A good amount of oomph also has been taken out of some of the Warner cartoons being shown on Saturdays by censors who have deemed some scenes too violent for children. The perpetually shotgun-wielding Elmer Fudd, for instance, is a frequent victim of the scissors. Jones said it doesn't make sense.
"When you do that," he said, "I think you're doing something that is worse for children, and that's taking out the cause-and-effect situation in a scene. It's confusing to the child. There's no logic. These people object to violence, yet they still want to run the picture on TV. They don't have the guts to take the whole thing off the air.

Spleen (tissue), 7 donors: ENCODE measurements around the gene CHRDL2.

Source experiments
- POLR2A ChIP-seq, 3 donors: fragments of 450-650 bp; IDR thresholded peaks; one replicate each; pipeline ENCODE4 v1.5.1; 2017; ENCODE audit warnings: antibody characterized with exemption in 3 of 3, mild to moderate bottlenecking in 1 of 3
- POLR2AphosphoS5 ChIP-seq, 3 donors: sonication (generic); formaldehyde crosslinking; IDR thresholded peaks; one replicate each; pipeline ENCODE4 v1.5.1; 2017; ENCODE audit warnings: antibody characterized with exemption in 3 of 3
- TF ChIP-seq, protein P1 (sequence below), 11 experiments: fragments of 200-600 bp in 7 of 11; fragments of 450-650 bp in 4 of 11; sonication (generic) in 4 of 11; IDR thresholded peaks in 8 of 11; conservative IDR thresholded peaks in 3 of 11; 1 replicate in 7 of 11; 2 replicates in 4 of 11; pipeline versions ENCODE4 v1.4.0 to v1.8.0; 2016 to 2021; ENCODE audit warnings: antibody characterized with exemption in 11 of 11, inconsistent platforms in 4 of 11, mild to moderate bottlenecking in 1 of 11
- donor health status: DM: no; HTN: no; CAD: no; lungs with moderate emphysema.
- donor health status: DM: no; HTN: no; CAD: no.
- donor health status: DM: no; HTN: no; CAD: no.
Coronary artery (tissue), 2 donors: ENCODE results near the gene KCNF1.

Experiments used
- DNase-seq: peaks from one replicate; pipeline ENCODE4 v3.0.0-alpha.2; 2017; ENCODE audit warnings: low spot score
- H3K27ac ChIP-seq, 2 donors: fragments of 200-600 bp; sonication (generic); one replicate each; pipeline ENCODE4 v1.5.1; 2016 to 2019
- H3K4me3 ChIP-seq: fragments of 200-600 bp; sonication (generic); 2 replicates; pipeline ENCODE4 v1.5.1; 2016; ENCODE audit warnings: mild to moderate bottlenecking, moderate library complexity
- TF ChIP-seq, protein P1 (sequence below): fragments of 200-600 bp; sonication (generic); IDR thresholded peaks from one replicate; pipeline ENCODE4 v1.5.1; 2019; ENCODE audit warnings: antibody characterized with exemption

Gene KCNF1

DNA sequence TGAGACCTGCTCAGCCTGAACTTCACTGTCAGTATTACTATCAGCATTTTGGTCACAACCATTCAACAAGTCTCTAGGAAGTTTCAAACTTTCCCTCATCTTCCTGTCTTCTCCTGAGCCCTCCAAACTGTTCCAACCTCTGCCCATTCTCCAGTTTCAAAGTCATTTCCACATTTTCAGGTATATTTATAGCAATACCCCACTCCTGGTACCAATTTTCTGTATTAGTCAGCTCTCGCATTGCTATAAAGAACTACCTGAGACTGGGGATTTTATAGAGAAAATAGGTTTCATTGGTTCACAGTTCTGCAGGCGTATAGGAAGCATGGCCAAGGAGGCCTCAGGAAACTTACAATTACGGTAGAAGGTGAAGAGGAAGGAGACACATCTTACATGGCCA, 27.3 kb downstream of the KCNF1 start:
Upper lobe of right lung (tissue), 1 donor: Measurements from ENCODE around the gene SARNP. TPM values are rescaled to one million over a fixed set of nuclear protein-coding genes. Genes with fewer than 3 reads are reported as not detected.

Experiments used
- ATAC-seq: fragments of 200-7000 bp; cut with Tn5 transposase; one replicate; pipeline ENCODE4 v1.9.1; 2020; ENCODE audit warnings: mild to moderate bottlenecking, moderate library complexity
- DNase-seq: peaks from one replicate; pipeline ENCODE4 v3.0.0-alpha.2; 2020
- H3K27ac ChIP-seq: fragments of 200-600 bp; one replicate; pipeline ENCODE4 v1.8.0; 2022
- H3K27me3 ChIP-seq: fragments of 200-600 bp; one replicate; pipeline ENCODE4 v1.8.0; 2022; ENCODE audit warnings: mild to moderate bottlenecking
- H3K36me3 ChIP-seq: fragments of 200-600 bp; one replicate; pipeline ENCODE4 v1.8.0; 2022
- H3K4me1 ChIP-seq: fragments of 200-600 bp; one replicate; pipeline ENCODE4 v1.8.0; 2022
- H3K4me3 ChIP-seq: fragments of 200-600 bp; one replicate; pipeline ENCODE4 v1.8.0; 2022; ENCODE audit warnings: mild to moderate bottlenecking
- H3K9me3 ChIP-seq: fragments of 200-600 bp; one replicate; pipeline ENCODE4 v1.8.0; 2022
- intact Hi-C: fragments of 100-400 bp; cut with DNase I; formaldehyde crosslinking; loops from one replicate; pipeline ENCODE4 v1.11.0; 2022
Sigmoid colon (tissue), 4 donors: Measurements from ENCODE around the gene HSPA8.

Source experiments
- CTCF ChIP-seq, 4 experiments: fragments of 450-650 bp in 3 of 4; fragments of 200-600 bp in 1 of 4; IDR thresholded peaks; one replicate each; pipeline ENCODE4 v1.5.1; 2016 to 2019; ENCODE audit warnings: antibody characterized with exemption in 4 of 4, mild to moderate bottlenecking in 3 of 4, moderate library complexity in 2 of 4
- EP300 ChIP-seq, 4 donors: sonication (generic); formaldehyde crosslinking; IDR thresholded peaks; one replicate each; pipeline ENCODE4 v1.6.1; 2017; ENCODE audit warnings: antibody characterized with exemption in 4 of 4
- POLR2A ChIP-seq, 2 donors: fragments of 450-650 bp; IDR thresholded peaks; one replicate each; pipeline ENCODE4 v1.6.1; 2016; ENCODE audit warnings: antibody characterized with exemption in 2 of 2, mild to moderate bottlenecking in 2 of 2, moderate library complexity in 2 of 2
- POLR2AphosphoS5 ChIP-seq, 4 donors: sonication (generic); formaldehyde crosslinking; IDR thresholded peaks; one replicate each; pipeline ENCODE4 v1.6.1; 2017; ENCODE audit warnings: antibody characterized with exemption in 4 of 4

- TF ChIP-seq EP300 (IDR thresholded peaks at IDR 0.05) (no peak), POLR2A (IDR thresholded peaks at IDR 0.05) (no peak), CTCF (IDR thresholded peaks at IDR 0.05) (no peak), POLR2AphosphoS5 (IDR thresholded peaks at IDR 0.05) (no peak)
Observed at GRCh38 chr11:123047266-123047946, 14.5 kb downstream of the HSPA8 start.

"I'd just tell the mother who's worried about her children to look in the mirror. Anybody under 50 was raised on our cartoons and all you have to do is look at any adult who watched them to see how they turned out. When a mother says she's worried about her kids being exposed to violence, what she's saying is that she thinks she's better than her children are.
"It's obvious," he said, "that so many of these shows play down to children. And one of the most dangerous things they're doing is telling kids that the only way a problem can be solved is with a group effort. The Smurfs are like that. But the entire history of man is contradictory on that point. With our (Warner's) characters, if they got together in a group it would be nothing but confusion."